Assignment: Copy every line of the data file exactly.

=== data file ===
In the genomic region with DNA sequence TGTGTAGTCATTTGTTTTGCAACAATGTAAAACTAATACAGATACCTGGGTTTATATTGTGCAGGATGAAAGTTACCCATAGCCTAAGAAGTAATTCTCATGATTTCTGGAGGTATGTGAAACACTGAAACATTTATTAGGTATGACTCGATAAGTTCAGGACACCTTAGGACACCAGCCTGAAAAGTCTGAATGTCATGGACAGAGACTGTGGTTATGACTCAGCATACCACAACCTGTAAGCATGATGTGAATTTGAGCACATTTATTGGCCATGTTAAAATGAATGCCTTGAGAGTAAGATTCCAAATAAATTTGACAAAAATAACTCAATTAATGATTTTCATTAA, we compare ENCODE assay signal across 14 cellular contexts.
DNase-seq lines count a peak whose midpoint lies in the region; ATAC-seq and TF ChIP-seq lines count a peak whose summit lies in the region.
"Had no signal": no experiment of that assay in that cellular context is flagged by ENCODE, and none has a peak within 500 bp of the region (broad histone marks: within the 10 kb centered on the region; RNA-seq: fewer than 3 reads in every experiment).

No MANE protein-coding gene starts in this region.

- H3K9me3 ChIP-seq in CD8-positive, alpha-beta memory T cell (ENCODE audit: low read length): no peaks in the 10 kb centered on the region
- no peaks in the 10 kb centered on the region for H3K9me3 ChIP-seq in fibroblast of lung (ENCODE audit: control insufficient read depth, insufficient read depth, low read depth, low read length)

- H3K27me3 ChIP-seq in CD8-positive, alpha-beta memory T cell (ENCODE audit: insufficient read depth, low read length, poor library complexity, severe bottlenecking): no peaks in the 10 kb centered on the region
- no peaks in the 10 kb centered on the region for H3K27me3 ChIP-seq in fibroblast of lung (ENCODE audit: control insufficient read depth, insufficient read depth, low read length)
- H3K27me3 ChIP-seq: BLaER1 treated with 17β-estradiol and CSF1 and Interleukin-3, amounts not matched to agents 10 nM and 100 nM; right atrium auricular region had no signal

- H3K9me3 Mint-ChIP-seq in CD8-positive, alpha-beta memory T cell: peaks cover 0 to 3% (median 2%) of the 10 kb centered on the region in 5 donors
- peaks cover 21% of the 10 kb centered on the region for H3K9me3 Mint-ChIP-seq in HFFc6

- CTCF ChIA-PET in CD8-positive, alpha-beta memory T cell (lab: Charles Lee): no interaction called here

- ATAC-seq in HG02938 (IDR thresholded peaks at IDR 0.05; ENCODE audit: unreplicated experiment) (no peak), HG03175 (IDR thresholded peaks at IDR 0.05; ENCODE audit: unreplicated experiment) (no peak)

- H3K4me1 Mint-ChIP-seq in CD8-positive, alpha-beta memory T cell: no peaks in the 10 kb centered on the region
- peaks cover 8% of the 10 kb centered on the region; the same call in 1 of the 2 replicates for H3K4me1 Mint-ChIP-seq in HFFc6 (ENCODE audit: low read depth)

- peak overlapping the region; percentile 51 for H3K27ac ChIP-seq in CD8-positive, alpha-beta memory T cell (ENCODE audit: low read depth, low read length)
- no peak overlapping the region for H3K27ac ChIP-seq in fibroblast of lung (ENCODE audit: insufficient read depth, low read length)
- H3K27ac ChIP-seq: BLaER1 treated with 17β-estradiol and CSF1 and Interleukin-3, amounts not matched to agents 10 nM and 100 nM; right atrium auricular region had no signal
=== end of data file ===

In the genomic region with DNA sequence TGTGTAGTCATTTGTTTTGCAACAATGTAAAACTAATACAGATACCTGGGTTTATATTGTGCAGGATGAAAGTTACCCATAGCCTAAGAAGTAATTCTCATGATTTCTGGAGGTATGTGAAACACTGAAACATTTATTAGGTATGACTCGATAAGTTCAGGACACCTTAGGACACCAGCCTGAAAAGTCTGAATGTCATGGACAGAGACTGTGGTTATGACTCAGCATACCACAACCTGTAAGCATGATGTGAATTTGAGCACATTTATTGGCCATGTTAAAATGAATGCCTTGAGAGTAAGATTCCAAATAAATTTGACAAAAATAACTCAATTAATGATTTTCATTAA, we compare ENCODE assay signal across 14 cellular contexts.
DNase-seq lines count a peak whose midpoint lies in the region; ATAC-seq and TF ChIP-seq lines count a peak whose summit lies in the region.
"Had no signal": no experiment of that assay in that cellular context is flagged by ENCODE, and none has a peak within 500 bp of the region (broad histone marks: within the 10 kb centered on the region; RNA-seq: fewer than 3 reads in every experiment).

No MANE protein-coding gene starts in this region.

- H3K9me3 ChIP-seq in CD8-positive, alpha-beta memory T cell (ENCODE audit: low read length): no peaks in the 10 kb centered on the region
- no peaks in the 10 kb centered on the region for H3K9me3 ChIP-seq in fibroblast of lung (ENCODE audit: control insufficient read depth, insufficient read depth, low read depth, low read length)

- H3K27me3 ChIP-seq in CD8-positive, alpha-beta memory T cell (ENCODE audit: insufficient read depth, low read length, poor library complexity, severe bottlenecking): no peaks in the 10 kb centered on the region
- no peaks in the 10 kb centered on the region for H3K27me3 ChIP-seq in fibroblast of lung (ENCODE audit: control insufficient read depth, insufficient read depth, low read length)
- H3K27me3 ChIP-seq: BLaER1 treated with 17β-estradiol and CSF1 and Interleukin-3, amounts not matched to agents 10 nM and 100 nM; right atrium auricular region had no signal

- H3K9me3 Mint-ChIP-seq in CD8-positive, alpha-beta memory T cell: peaks cover 0 to 3% (median 2%) of the 10 kb centered on the region in 5 donors
- peaks cover 21% of the 10 kb centered on the region for H3K9me3 Mint-ChIP-seq in HFFc6

- CTCF ChIA-PET in CD8-positive, alpha-beta memory T cell (lab: Charles Lee): no interaction called here

- ATAC-seq in HG02938 (IDR thresholded peaks at IDR 0.05; ENCODE audit: unreplicated experiment) (no peak), HG03175 (IDR thresholded peaks at IDR 0.05; ENCODE audit: unreplicated experiment) (no peak)

- H3K4me1 Mint-ChIP-seq in CD8-positive, alpha-beta memory T cell: no peaks in the 10 kb centered on the region
- peaks cover 8% of the 10 kb centered on the region; the same call in 1 of the 2 replicates for H3K4me1 Mint-ChIP-seq in HFFc6 (ENCODE audit: low read depth)

- peak overlapping the region; percentile 51 for H3K27ac ChIP-seq in CD8-positive, alpha-beta memory T cell (ENCODE audit: low read depth, low read length)
- no peak overlapping the region for H3K27ac ChIP-seq in fibroblast of lung (ENCODE audit: insufficient read depth, low read length)
- H3K27ac ChIP-seq: BLaER1 treated with 17β-estradiol and CSF1 and Interleukin-3, amounts not matched to agents 10 nM and 100 nM; right atrium auricular region had no signal